Twins born at 27 weeks this summer are finally ready to go home!


Dr. Nathalie is studying to be the first pediatric anesthesiologist in her home country of Democratic Republic of Congo. She is at Kijabe on a three month rotation in partnership with the University of Nairobi. 

 Histologists prepare slides in the pathology lab. A new tissue processor is fully funded thanks to your generosity and will greatly aid this process.

Boaz, one of 5 Kijabe College of Health Sciences students whose loans are fully funded!

Dr. Nthumba performing burn contracture surgery on Blessing Ann, who fell into a fire. She is healing nicely as you can see below, and fundraising is ongoing at

New class of Emergency and Critical Care Medicine Clinical Officers with Dr. Matson and Dr. Halestrap. 

Occupational Therapist Luke Mcauley, working with a special needs child.

Dr. Steve Yeh, short-term ENT, with a patient who can now speak again after six months of silence following a total laryngectomy. 

James, a patient who suffered a femur fracture during chaos of the last election, has now returned home thanks to your help.  

Blessing Ann

If you spend time on the Bethany Kids Pediatric Ward at Kijabe Hospital, you will notice unusual names such as Victor, Blessing, Hope, Mercy, Angel.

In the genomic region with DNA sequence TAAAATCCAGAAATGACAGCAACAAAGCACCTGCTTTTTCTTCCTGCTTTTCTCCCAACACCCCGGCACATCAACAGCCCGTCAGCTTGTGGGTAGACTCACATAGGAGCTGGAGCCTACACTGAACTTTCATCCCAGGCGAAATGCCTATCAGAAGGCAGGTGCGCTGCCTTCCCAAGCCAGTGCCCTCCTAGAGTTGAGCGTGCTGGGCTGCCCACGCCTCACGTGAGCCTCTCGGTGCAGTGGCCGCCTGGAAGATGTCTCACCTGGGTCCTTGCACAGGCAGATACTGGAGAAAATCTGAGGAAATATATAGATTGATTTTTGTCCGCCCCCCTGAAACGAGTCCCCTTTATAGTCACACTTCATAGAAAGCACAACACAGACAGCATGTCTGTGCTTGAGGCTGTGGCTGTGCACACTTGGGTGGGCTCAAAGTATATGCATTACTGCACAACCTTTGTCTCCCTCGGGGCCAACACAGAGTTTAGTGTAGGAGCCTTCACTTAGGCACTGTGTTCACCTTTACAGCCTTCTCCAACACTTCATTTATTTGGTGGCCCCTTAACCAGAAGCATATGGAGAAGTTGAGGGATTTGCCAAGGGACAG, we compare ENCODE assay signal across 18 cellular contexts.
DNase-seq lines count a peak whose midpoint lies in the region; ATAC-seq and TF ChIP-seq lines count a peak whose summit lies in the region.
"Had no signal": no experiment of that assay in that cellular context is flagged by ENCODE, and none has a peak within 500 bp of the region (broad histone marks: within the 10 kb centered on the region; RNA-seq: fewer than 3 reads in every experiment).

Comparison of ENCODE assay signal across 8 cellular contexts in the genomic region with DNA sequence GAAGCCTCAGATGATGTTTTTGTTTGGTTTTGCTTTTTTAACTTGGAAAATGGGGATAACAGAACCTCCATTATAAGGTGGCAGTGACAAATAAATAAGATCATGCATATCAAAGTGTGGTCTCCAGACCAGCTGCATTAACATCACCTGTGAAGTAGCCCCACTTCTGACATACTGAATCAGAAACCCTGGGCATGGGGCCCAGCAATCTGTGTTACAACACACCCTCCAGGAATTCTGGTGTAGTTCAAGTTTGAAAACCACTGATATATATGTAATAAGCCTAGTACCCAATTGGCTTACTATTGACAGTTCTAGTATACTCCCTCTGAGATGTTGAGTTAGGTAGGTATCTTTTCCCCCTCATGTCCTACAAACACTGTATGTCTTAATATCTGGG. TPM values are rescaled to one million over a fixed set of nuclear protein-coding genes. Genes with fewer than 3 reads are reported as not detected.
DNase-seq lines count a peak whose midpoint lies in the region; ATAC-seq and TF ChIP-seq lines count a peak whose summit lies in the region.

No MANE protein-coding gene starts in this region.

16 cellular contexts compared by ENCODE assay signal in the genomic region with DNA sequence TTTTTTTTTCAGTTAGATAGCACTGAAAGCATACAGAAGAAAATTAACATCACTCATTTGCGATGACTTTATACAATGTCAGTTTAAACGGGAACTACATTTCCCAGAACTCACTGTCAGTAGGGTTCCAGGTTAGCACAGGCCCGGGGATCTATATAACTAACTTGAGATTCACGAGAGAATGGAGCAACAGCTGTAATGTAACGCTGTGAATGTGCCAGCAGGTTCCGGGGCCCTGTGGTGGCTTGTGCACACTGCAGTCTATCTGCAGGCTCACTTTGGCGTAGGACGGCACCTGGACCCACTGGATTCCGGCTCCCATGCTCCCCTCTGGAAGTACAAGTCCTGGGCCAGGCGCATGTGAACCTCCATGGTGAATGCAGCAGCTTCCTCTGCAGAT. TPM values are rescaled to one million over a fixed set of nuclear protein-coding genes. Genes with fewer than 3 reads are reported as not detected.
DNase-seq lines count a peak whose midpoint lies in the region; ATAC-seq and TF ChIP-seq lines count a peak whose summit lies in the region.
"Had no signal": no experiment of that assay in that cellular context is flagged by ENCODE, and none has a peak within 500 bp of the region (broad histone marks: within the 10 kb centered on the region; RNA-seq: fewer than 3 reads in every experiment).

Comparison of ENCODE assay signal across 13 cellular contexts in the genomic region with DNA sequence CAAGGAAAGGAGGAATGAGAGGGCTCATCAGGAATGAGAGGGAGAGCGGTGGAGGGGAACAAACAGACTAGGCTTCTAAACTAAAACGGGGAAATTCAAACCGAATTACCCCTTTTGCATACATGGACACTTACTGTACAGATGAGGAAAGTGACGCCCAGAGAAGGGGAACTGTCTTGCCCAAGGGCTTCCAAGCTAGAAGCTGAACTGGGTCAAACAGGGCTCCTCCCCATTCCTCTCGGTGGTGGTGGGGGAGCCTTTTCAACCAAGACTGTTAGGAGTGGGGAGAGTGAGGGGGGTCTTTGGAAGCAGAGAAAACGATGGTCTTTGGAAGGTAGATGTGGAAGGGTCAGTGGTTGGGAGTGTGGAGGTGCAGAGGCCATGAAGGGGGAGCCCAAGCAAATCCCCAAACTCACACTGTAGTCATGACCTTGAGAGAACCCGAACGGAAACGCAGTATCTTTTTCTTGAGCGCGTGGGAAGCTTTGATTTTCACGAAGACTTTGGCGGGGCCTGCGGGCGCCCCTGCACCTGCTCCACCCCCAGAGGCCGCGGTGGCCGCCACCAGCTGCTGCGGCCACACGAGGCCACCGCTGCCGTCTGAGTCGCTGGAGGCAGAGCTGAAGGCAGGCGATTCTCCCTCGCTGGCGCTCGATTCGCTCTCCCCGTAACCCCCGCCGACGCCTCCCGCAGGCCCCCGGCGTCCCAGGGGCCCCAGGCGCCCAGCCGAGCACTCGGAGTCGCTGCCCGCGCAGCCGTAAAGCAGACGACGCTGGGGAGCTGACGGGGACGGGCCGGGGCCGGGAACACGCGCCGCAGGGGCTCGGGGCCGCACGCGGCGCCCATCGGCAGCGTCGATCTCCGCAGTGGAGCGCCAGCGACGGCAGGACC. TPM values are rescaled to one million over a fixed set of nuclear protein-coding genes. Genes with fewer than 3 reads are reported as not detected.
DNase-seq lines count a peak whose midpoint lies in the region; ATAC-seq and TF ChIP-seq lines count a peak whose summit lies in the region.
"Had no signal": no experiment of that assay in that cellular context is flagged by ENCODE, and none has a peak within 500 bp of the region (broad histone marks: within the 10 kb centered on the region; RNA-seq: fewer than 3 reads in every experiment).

These names are the prayers of parents and caregivers who are desperate for hope.  The name is a testament to the struggle these children have passed through – the name is a symbol and a memorial.

Blessing Ann, pictured above, is one such patient. She is an orphan, who had already endured much hardship before she placed her hands on cooking ashes.  She was brought to Kijabe by her orphanage, desperate to find the blessing of healing.

I absolutely love watching surgery. Seeing Dr. Bird operate is like watching an artist at work. Even watching Dr. Nthumba perform skin grafts is amazing.

But I cried all the way through Blessing Ann’s surgery. Slits were cut in the burned skin between each of her fingers, and pins placed to stretch them out of her tight fists.